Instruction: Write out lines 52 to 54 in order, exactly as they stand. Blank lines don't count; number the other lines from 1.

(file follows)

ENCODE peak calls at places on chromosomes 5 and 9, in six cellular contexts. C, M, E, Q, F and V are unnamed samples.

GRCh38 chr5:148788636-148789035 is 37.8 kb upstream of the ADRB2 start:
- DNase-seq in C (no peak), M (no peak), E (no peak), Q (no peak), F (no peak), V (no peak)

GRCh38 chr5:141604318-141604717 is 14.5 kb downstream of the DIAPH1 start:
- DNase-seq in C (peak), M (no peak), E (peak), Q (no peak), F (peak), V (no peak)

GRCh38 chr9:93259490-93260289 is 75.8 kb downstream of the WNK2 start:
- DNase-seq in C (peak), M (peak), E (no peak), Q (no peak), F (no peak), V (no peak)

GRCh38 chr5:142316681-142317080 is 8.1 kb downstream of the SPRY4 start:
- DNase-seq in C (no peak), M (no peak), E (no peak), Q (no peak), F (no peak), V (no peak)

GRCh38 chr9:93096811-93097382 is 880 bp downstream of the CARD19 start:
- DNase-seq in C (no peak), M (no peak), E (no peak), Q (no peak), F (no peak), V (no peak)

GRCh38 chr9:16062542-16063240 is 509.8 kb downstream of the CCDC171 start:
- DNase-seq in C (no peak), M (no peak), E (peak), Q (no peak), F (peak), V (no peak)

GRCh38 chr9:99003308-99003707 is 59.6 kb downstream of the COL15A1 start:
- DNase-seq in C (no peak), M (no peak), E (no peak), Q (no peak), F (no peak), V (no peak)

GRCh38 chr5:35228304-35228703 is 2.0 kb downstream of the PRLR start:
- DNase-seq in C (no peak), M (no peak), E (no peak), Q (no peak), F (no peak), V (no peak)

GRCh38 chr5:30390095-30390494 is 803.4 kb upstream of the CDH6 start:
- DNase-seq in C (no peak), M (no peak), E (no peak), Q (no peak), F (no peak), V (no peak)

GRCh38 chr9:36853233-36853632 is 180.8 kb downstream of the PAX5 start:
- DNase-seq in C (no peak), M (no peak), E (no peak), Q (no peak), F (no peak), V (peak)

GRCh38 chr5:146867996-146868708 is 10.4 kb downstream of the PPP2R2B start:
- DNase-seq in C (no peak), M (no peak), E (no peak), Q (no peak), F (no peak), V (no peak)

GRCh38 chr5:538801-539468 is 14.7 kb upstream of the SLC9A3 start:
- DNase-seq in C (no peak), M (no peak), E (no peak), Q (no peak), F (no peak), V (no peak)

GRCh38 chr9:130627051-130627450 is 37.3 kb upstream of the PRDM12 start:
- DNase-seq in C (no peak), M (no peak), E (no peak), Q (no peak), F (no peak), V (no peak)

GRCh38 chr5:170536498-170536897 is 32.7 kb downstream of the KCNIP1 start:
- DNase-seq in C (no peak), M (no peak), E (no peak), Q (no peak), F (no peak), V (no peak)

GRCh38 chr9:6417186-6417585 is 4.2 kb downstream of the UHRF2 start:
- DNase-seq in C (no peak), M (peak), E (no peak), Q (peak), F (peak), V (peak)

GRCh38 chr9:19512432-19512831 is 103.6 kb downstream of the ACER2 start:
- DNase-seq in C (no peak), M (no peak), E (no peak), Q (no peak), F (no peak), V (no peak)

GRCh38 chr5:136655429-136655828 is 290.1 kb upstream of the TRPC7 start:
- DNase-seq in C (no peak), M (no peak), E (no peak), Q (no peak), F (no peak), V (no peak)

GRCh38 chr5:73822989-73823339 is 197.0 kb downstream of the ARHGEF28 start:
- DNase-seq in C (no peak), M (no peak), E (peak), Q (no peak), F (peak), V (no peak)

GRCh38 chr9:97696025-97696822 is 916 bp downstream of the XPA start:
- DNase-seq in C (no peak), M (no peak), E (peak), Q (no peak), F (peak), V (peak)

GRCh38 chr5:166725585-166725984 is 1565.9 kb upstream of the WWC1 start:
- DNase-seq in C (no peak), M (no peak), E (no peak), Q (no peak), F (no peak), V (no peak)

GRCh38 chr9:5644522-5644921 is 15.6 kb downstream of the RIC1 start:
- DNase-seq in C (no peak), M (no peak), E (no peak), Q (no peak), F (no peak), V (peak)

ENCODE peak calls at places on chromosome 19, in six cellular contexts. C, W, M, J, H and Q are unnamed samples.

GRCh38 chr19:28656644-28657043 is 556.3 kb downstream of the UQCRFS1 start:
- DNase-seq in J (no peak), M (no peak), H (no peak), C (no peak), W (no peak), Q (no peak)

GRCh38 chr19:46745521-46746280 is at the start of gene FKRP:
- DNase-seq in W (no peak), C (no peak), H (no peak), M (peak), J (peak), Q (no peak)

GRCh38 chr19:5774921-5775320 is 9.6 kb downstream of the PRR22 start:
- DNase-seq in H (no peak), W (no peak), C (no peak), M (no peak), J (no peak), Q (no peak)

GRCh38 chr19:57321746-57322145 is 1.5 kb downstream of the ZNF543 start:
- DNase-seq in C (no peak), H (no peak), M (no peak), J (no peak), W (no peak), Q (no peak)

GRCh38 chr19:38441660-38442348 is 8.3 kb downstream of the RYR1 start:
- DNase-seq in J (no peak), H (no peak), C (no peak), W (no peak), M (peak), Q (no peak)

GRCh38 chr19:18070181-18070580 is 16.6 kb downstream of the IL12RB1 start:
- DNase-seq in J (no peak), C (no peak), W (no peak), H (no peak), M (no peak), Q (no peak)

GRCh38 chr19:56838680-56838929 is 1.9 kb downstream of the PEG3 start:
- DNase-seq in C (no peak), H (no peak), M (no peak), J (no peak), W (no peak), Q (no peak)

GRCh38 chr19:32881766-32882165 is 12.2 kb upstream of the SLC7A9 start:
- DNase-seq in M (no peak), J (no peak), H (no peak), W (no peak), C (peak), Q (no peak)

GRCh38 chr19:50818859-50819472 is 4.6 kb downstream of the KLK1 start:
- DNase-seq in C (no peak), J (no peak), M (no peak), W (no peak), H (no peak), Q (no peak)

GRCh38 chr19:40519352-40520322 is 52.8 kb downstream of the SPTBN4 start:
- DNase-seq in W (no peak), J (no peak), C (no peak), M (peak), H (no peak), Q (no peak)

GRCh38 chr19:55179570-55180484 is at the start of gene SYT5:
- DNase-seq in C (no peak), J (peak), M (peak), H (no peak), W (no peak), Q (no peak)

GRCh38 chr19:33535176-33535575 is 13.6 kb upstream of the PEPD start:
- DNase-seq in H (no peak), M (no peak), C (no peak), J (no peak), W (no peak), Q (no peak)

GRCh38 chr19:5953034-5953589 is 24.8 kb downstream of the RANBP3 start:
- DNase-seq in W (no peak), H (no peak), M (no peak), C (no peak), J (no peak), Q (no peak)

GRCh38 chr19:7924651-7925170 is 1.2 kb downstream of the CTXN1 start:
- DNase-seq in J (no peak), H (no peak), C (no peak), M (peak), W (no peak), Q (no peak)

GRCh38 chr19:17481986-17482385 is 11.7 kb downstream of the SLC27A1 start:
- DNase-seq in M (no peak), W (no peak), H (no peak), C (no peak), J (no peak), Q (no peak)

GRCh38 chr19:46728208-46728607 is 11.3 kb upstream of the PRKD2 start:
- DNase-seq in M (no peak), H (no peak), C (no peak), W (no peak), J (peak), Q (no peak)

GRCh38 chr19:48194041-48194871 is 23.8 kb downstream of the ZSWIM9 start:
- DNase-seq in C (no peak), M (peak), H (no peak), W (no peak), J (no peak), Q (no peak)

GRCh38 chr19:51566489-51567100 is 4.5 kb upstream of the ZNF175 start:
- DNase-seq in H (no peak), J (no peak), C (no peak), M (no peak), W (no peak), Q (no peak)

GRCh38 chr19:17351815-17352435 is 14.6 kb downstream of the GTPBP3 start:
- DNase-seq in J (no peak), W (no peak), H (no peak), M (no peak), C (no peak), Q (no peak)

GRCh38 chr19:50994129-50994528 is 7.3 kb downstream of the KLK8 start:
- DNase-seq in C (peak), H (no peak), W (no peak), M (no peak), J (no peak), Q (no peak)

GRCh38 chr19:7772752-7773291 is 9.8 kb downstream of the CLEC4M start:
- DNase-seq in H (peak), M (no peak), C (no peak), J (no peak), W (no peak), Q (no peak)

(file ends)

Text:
- DNase-seq in C (no peak), H (no peak), M (no peak), J (no peak), W (no peak), Q (no peak)

GRCh38 chr19:38441660-38442348 is 8.3 kb downstream of the RYR1 start:
- DNase-seq in J (no peak), H (no peak), C (no peak), W (no peak), M (peak), Q (no peak)